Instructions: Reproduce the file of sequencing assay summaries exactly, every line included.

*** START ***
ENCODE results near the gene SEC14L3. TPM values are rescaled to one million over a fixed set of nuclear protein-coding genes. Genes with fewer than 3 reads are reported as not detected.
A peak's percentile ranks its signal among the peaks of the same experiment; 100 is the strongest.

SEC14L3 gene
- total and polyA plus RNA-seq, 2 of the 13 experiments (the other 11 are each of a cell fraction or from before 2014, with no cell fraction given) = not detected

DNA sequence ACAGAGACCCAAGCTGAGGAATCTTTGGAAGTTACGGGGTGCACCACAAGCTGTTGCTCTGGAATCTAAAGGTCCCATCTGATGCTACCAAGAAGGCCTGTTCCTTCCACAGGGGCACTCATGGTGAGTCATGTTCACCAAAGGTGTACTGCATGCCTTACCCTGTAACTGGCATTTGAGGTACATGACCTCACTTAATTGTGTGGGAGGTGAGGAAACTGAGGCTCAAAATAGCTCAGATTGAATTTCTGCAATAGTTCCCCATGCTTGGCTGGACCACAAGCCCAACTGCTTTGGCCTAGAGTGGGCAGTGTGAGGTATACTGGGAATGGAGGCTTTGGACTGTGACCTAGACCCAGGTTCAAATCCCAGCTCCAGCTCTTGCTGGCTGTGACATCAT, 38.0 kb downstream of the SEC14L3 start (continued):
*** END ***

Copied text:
ENCODE results near the gene SEC14L3. TPM values are rescaled to one million over a fixed set of nuclear protein-coding genes. Genes with fewer than 3 reads are reported as not detected.
A peak's percentile ranks its signal among the peaks of the same experiment; 100 is the strongest.

SEC14L3 gene
- total and polyA plus RNA-seq, 2 of the 13 experiments (the other 11 are each of a cell fraction or from before 2014, with no cell fraction given) = not detected

DNA sequence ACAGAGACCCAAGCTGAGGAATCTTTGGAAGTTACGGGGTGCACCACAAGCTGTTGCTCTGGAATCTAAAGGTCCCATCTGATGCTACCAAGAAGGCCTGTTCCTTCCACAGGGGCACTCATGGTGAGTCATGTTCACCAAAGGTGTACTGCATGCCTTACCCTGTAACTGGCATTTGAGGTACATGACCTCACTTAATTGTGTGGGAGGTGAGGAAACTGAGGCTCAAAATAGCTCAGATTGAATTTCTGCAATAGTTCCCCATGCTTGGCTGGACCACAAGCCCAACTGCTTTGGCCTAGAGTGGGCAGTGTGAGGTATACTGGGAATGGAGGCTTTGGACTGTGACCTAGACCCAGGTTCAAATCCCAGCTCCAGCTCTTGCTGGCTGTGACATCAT, 38.0 kb downstream of the SEC14L3 start (continued):